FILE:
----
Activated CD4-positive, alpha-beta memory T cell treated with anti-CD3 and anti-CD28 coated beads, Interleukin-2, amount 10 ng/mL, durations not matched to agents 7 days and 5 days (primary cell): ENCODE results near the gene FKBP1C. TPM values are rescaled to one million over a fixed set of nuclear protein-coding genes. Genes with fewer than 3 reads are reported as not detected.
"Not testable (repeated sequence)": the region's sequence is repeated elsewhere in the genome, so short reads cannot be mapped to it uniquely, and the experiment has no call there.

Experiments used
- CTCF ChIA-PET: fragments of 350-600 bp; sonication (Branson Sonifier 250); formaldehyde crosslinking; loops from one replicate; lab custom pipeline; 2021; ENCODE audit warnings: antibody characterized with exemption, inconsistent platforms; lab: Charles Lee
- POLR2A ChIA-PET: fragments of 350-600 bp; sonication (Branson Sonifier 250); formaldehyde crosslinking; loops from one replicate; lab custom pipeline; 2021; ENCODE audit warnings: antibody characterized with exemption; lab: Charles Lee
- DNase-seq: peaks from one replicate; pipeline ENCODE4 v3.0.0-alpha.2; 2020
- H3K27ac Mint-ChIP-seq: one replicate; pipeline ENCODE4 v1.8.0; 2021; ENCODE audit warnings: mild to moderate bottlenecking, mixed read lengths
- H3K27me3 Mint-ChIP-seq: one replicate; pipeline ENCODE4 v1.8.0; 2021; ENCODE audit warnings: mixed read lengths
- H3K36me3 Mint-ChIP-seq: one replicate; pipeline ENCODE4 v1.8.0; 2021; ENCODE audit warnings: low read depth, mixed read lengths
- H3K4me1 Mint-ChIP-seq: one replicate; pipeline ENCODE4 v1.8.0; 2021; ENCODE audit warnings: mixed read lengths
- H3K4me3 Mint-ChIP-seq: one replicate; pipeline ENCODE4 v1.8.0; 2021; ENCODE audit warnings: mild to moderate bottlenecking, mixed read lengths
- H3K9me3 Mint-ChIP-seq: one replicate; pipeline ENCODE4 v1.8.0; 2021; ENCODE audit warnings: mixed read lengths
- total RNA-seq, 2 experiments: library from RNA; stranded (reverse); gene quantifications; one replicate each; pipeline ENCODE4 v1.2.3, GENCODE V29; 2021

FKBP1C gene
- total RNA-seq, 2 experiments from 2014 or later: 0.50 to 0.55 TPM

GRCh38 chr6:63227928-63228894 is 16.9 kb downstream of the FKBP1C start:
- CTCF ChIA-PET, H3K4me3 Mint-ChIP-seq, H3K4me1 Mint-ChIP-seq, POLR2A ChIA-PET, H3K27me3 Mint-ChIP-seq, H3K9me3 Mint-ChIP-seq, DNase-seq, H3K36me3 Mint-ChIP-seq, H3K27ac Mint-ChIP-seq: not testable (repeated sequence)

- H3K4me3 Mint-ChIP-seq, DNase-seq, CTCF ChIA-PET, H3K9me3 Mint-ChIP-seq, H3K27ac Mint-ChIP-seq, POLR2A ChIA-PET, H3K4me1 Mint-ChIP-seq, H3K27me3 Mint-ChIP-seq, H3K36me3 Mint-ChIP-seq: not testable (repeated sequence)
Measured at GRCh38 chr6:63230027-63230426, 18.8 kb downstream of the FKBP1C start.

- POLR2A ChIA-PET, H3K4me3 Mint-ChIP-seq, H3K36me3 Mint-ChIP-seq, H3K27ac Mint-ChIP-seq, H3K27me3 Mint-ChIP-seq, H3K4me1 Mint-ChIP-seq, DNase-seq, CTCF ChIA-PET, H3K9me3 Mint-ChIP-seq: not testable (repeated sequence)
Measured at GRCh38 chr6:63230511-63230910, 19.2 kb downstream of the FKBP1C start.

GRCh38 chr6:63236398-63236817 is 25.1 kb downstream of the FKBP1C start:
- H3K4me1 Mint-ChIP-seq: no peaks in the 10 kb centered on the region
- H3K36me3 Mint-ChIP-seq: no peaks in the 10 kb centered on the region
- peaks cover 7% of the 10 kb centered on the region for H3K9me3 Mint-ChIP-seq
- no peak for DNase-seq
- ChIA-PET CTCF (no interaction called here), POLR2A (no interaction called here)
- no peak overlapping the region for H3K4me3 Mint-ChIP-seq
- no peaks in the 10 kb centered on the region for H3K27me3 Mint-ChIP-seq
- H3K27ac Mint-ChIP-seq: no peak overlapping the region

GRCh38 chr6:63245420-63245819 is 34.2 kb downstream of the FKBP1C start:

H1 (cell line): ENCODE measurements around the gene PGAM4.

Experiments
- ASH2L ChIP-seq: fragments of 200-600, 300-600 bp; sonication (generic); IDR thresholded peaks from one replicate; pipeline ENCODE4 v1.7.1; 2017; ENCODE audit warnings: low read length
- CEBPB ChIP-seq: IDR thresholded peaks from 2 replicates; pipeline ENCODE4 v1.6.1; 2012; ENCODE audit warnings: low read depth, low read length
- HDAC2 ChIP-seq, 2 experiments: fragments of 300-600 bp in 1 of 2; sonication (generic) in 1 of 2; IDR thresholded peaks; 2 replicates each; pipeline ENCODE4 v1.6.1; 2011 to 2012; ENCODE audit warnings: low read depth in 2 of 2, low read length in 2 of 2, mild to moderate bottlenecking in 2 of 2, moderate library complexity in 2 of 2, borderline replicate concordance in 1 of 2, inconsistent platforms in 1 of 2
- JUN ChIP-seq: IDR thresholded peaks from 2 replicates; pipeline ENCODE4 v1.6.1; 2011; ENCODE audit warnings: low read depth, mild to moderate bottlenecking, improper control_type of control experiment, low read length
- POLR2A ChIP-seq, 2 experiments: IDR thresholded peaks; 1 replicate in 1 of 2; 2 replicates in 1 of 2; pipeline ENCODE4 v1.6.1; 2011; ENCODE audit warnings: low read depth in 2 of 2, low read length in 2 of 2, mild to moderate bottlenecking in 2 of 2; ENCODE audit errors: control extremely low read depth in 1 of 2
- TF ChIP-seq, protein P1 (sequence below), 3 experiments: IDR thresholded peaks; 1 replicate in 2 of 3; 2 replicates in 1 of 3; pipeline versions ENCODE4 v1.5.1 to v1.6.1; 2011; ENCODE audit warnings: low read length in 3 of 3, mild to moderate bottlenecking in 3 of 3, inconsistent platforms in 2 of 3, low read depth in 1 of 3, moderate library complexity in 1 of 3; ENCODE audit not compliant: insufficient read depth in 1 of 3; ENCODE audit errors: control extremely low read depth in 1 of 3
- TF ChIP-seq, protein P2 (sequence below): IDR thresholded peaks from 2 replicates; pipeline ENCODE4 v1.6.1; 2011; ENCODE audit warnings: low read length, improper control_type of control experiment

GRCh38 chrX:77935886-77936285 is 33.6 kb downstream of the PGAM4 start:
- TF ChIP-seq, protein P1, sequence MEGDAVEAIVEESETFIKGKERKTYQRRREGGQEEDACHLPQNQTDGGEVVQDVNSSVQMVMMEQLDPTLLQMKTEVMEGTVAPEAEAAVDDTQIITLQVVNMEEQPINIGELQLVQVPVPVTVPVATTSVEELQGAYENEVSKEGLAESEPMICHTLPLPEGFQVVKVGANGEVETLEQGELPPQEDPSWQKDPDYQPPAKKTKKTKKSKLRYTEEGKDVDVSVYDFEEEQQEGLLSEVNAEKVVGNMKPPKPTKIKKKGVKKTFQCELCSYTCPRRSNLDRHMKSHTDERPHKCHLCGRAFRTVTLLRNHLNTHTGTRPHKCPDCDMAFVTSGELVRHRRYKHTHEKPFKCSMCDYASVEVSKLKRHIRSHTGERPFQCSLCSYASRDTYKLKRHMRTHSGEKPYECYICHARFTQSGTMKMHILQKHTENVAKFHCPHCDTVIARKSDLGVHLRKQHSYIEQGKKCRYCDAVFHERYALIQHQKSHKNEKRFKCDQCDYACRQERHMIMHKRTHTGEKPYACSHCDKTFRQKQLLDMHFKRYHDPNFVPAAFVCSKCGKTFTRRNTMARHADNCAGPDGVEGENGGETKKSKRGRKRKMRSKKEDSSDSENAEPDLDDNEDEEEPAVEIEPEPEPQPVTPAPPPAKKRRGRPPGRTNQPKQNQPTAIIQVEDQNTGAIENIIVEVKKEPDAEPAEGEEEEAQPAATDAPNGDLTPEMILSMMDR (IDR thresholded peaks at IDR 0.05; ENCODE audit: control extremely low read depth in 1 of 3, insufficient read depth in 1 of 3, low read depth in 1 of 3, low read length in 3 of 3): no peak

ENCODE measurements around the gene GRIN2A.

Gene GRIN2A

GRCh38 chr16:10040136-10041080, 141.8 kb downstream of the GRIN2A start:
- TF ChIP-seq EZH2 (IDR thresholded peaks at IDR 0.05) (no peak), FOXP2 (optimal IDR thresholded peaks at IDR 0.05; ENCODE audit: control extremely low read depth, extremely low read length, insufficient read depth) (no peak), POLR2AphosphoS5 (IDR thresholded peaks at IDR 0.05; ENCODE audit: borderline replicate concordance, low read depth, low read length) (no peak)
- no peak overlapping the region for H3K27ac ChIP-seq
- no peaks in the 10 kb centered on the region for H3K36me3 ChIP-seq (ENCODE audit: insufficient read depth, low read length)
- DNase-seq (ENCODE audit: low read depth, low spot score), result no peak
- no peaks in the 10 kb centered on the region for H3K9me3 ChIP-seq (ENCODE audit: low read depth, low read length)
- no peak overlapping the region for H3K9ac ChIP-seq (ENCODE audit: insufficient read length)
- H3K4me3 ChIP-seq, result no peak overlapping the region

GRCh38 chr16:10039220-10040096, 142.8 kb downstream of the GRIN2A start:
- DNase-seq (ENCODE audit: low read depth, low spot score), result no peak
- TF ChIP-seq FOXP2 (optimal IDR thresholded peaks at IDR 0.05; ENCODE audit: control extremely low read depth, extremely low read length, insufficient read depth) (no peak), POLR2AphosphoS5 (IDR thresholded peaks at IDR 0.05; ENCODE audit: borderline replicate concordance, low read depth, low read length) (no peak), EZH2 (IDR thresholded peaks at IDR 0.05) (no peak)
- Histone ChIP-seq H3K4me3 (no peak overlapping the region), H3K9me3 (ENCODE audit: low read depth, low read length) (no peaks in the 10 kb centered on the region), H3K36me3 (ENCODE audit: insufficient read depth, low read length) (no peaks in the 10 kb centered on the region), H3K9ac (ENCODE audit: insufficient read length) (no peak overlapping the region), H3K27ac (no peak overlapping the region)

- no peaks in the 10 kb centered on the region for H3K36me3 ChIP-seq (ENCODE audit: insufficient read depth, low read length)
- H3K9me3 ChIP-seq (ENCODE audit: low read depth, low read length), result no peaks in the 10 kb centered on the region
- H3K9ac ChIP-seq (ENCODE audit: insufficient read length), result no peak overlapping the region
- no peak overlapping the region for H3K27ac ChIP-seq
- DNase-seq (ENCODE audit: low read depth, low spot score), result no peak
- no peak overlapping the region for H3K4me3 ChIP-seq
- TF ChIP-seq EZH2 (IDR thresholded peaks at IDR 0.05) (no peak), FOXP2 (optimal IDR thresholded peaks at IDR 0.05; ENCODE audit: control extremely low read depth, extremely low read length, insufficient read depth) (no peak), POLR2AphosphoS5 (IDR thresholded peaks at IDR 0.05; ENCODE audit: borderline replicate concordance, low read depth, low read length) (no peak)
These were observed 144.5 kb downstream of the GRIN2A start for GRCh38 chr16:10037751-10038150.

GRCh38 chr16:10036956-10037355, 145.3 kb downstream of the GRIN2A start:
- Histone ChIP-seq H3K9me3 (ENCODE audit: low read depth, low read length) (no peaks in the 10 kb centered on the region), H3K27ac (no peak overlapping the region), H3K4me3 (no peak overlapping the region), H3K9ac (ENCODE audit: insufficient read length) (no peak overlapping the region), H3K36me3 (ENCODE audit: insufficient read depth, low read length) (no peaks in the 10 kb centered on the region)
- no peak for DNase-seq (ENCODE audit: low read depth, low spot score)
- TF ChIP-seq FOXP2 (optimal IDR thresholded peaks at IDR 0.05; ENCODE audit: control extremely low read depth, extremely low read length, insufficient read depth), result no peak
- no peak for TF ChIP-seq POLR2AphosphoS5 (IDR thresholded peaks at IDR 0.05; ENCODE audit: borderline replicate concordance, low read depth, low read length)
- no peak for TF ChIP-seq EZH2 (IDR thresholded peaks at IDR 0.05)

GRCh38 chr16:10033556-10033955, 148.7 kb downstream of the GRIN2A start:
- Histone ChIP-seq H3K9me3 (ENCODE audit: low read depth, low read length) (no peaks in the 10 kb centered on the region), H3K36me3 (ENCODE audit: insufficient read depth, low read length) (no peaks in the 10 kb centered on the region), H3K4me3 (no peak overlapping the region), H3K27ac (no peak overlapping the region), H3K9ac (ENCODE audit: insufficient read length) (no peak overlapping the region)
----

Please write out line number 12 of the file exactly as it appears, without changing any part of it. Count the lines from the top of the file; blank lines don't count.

- H3K9me3 Mint-ChIP-seq: one replicate; pipeline ENCODE4 v1.8.0; 2021; ENCODE audit warnings: mixed read lengths